At boxing matches, violence and beauty have been known to keep each other company. The scene at the Pittsburgh Expo Mart last Friday night was no exception.
Between rounds, bikini-clad women holding numbered cards above their heads carefully stepped over the bodily fluids that had pooled on the canvas between rounds. Gallant men, some wearing pinky rings, held the ropes as the women entered and left the squared-circle.
Monty Meza-Clay of Rankin entered the ring accompanied by a very large, multicultural entourage. The capacity crowd chanted his name so that even the most casual viewer watching the main event on ESPN2 wouldn't have a hard time spotting the hometown favorite.
Eric "Mighty Mouse" Aiken, his much taller and more muscular-looking opponent, had entered a minute earlier with a smaller entourage and no hometown advantage.
Monty had come a long way from a snowy night in January 2002 when Rankin cops swarmed and beat him outside his uncle's jitney station without cause. Cops from neighboring boroughs also were present but didn't intervene. No incident report was ever filed.
While Monty wasn't arrested or charged, his injuries were serious enough to cause him to miss an Olympic berth, so he sued Rankin and several eastern suburbs for police brutality.
Even after reaching a $32,000 settlement with Rankin, Braddock, Edgewood and Swissvale boroughs in exchange for dropping his suit, Monty still had to face a fresh charge that he had sold cocaine to an undercover cop.
Demoralized and broke, Monty Meza-Clay had reached his lowest point in what had once been a promising career as a fighter.
Suddenly, a man who had never been in trouble with the law was being pulled over regularly by cops who didn't like the color of his brake lights.
I ran into Monty at the Swissvale post office during this period. At the time, he was getting around almost exclusively on his bike because he was tired of being pulled over.
Fortunately, he decided it was time to get out of the eastern suburbs and concentrate on his boxing career.
Lawyer Robert Del Greco Jr. of Dickie, McCamey & Chilcote took on Monty's cause, representing him with zeal and professionalism. The shaky informant who implicated Monty was no match for a lawyer with first-rate legal chops and street smarts.
In late 2004, Common Pleas Judge Donald Machen acquitted Monty of two counts of cocaine distribution, bringing an end to his absurd misadventures in the justice system.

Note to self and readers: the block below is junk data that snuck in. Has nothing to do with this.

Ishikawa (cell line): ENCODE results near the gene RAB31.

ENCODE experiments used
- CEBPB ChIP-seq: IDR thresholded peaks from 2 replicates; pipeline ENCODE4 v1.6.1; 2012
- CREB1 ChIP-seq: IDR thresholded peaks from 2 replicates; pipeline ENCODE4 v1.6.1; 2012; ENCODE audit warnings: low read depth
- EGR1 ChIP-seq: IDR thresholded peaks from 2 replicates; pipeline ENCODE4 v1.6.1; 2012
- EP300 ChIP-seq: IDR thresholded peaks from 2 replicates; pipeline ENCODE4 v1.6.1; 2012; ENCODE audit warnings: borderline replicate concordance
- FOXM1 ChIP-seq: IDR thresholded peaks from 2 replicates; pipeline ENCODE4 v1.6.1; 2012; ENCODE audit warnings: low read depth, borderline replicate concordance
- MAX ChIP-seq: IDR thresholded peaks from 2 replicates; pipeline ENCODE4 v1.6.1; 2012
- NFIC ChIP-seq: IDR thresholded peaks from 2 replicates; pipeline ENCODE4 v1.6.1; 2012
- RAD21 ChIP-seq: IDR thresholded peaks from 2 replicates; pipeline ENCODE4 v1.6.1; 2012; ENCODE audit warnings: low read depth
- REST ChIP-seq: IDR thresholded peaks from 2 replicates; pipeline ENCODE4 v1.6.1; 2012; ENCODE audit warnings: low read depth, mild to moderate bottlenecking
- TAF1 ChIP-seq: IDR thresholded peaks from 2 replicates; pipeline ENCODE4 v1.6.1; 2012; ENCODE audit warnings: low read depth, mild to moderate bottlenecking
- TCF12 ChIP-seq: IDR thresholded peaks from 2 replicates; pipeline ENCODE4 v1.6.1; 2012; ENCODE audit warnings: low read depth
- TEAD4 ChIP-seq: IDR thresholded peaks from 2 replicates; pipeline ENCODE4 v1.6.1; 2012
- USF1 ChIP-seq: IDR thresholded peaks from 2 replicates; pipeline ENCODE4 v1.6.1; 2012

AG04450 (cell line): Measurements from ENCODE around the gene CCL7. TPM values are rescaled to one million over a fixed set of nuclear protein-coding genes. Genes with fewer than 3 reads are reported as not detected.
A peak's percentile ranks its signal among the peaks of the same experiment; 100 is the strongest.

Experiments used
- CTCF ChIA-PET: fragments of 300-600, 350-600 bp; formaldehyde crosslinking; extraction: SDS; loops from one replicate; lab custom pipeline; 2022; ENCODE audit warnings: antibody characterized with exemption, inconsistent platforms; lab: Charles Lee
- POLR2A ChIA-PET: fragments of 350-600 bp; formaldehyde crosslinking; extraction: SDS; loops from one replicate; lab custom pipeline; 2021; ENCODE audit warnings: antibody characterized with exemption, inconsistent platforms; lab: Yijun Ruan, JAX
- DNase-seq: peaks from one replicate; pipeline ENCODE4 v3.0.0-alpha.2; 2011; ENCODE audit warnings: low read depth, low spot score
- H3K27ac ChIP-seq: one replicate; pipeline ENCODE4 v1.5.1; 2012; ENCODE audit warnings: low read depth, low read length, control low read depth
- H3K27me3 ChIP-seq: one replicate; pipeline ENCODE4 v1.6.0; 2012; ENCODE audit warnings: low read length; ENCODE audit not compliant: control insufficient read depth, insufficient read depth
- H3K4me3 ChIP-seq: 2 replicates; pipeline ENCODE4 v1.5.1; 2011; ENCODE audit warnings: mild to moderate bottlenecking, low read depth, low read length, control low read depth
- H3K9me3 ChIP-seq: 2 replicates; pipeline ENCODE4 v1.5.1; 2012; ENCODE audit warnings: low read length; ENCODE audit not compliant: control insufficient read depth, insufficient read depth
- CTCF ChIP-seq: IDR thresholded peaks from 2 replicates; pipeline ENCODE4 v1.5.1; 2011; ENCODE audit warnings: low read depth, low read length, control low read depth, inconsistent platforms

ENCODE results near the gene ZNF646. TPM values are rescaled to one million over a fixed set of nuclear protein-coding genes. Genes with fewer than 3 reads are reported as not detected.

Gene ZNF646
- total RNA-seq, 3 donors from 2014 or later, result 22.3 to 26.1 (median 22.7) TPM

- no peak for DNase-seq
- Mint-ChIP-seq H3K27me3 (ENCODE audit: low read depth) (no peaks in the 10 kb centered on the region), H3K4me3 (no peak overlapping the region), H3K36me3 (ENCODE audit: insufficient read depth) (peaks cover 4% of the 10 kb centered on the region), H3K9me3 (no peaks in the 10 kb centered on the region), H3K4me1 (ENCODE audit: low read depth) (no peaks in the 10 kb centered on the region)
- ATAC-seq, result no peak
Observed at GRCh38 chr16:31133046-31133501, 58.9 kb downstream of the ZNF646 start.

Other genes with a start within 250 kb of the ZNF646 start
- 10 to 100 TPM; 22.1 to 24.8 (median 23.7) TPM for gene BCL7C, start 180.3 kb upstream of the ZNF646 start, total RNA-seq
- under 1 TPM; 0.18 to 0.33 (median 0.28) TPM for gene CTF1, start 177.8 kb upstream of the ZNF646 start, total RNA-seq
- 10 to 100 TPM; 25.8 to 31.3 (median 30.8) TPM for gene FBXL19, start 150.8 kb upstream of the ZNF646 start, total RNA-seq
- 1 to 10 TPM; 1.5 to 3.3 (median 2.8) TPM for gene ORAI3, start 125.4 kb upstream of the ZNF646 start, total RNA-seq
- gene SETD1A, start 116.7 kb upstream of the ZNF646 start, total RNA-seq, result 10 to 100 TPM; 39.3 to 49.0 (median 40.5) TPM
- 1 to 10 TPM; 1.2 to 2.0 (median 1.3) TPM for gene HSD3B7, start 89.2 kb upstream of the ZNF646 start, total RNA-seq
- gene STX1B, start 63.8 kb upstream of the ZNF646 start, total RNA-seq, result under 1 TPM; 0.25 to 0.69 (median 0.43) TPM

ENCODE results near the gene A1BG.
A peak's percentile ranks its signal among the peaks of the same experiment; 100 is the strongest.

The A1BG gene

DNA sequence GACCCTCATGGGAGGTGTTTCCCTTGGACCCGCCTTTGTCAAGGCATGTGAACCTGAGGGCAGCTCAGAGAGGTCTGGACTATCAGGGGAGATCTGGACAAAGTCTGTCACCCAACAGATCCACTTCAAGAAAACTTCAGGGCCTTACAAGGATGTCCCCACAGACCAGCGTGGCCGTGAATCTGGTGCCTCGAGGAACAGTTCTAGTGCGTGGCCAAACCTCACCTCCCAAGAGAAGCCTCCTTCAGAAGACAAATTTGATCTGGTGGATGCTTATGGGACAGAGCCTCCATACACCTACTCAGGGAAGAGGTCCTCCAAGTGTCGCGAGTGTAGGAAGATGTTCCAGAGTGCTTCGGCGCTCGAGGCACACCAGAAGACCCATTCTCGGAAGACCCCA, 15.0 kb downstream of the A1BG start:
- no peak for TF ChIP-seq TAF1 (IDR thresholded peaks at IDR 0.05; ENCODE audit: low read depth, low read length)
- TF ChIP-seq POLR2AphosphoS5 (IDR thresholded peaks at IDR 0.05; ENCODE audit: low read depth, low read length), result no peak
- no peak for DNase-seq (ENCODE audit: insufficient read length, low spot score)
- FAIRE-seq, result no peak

Monty Meza-Clay's good fortune in court paralleled his even better fortune in the ring. In the featherweight division, Monty has lost one fight in 26 bouts -- his first televised ESPN2 fight in 2006 in Miami.
Bobby Del Greco flew down to Miami for that fight, but had a bad feeling as soon as he saw the much heavier Edner Cherry. His premonition turned out to be right. Monty Meza-Clay suffered his first knockout.
Maybe that's what I assumed would happen when the 5-foot-2 Meza-Clay stood toe-to-toe with Eric Aiken, a fighter who has five inches on him -- easily.
Though Monty looked almost childlike in comparison to his bigger opponent, there was nothing diminutive about his boxing abilities. He swarmed Aiken, delivering body blows and blistering jabs, always careful to bob and cover in a way that kept his opponent off balance and swatting air.
Aiken began bleeding from the mouth in the third round. It never let up. He was like a tree being whittled by a fast-moving ax.
Finally, Monty put Aiken out of his misery in the seventh of their 10 scheduled rounds. He was dazed and on the ropes with no answer for the rapid-fire blows Monty delivered to his face and head. Aiken's corner threw a towel into the ring.
Monty Meza-Clay roared triumphantly and did a victory dance in the ring. He'd won a big one in front of the hometown crowd and on ESPN2. He milked it for all it was worth.
After the fight, Monty told a phalanx of reporters that he knew he would beat Aiken handily despite the stature gap. He trains with bigger fighters in mind. "If he was my size, I might think different," he said with a laugh. "I'm a mature fighter. I chop things down."
Monty Meza-Clay learned to chop big problems down to a smaller size back in Rankin. He hasn't looked back since.
Tony Norman can be reached at firstname.lastname@example.org or 412-263-1631.